Once we gain some sense of balance and ease with deep breathing, we can move on to undertake a body scan.  This entails progressively noticing the various parts of our body and related bodily sensations, releasing any tension and tightness as we progress.  We can observe the firmness of our feet on the floor, straightness of our back, weight of our thighs on the seat, the pressure on our back from the chair and the tingling and warmth from energy flow in our fingers.  Observation will lead to awareness of tension which we can release as we go – tautness in our shoulders and arms, rigidity in our stomach, stiffness in our neck or tightness in our jaw, forehead or around the eyes.  It is important to focus on tension release and not seek to work out why we are so uptight or tense or, even more importantly, to avoid “beating up” on ourselves or being unkind towards our self because of the “failing” or deficiency” represented by our tension.

Finding our anchor in meditation

The next stage of the meditation is to find an anchor that we can continuously return to in the event of distractions or loss of focus – an anchor to stop us from being carried away by the tide of our thoughts or emotions.  An anchor is a personal choice – what works for one person, may not work for another.  Typically people choose their breath, sounds in the room or some physical contact point.

You can focus in on your breath – bringing your attention to where you most readily experience breathing – in your chest, through your nose or in your abdomen. For instance, you can increase your awareness of the rise and fall of your abdomen with each breath and choose to rest in the space between your in-breath and out-breath.

Another possible anchor is listening to the sounds in your room – listening without interpreting, not trying to identify the nature or source of a sound and avoiding assigning a feeling, positive or negative, to the sound.  You can develop a personal preference for using your “room tone” as your anchor.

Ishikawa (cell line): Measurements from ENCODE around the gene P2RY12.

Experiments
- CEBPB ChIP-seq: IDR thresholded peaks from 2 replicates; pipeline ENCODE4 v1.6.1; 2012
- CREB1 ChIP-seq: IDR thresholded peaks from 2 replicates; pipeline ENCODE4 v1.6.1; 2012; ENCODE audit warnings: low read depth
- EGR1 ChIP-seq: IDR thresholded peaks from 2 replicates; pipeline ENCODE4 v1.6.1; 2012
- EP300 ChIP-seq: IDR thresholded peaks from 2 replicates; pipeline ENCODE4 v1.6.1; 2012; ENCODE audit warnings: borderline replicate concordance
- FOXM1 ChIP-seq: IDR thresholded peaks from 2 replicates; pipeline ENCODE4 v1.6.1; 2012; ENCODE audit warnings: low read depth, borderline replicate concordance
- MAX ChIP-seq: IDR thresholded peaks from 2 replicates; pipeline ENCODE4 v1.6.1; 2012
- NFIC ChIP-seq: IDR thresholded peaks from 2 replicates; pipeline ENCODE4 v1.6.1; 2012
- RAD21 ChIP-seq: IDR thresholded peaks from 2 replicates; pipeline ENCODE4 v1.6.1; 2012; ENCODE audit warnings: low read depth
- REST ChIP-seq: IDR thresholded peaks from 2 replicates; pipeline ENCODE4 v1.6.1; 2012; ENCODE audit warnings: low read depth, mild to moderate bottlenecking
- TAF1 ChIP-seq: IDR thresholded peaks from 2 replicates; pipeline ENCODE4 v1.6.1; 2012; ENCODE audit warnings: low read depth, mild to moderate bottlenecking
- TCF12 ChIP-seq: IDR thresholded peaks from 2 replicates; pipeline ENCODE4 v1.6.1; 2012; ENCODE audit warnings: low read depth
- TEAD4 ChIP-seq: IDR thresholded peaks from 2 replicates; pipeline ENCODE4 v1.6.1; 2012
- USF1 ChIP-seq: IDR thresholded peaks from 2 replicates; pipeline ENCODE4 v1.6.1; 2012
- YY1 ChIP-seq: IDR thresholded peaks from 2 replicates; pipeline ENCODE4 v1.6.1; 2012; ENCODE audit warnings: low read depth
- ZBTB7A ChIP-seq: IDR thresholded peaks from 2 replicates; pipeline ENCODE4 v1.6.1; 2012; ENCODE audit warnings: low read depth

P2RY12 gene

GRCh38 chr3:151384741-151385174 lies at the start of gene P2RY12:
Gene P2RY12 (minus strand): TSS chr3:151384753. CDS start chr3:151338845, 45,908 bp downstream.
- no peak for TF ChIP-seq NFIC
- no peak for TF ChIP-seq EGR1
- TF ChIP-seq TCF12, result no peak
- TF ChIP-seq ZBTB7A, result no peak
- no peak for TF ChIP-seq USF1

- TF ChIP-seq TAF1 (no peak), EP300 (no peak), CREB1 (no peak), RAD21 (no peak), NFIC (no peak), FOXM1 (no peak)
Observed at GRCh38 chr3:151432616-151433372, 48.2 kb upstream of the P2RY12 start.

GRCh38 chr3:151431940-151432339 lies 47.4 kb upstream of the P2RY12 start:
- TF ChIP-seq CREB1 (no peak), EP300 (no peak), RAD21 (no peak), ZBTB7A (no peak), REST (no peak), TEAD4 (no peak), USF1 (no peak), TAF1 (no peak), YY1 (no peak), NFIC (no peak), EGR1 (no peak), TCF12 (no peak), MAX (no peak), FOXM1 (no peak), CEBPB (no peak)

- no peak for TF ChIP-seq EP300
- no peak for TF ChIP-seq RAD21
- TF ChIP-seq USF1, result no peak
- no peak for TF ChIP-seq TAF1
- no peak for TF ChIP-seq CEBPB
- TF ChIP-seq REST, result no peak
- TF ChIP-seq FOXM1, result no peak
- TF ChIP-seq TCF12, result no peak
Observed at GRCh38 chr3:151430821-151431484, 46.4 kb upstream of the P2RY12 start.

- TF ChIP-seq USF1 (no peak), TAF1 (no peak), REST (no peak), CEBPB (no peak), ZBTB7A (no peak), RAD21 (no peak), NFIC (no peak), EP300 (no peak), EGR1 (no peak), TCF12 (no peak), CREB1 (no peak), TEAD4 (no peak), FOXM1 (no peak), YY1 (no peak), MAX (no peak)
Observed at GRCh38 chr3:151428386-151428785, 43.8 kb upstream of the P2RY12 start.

Choosing a physical contact point in your body is a useful anchor because it enables you to ground yourself wherever you happen to be – whether at work or home or travelling.  It can help you to turn to awareness rather than your phone whenever you have waiting time.  An example is to focus on the firmness of your feet on the ground, the floor of your room or the floor of your car (when it is not moving!).  My personal preference is to anchor myself by joining my fingers together and feeling the sensations of warmth, energy and strength that course through the points of contact of the fingers.

Whatever you choose as an anchor, the purpose is to be enable you to return your attention to the focus of your meditation and, in the process, build your awareness muscle.  As Diana reminds us, “minds do wander” – we can become “lost in thought”, distracted by what’s happening around us,  planning our day, worrying about an important meeting, thinking of the next meal, analysing a political situation or indulging in any one of numerous ways that we “live in our minds”.

Throughout the process of grounding, it is important to be kind to our self – not berating our self for inattention or loss of focus, not assigning negative labels to our self, such as “weak”, “distractible”, or any other derogatory term.

Kindness meditation

The kindness meditation begins with focusing on someone who is dear to us – our life partner, a family member, a work colleague or a close friend.  Once you have brought the person into focus, the aim is to extend kind intentions to them – you might wish them peace and tranquillity, protection and safety, good health and strength, happiness and equanimity, the ease of wellness or a combination of these desirable states.

You can now envisage yourself receiving similar or different expressions of kind intentions from the same person.  This can be difficult to do – so we need to be patient with this step and allow our self to be unsuccessful at the start (without self-criticism or unkindness towards our self).  We can try to become absorbed in, and fully present to, the positive feeling of being appreciated and loved. Drawing on our memories of past expressions of kindness by the focal person towards us, can help us overcome the barriers to self-kindness.

You can extend your meditation by focusing your loving kindness meditation on others, particularly those people you have difficulty with or are constantly in conflict with.  We can also extend our kindness meditation by forgiving our self and others for hurt that has been caused.

Reflection

Kindness meditation helps us to grow in mindfulness – to become more aware of others, the ways we tend to diminish our self, our bodily sensations and our thoughts and feelings.  It assists us to develop self-regulation – learning to maintain focus and attention, controlling our anger and criticism (of our self and others) and being open to opportunities and possibilities.   Through the focus on kindness, we can become kinder to our self and others (even those we have difficulty with).

_____________________________________

Image by John Hain from Pixabay

By Ron Passfield – Copyright (Creative Commons license, Attribution–Non Commercial–No Derivatives)

Disclosure: If you purchase a product through this site, I may earn a commission which will help to pay for the site, the associated Meetup group and the resources to support the blog.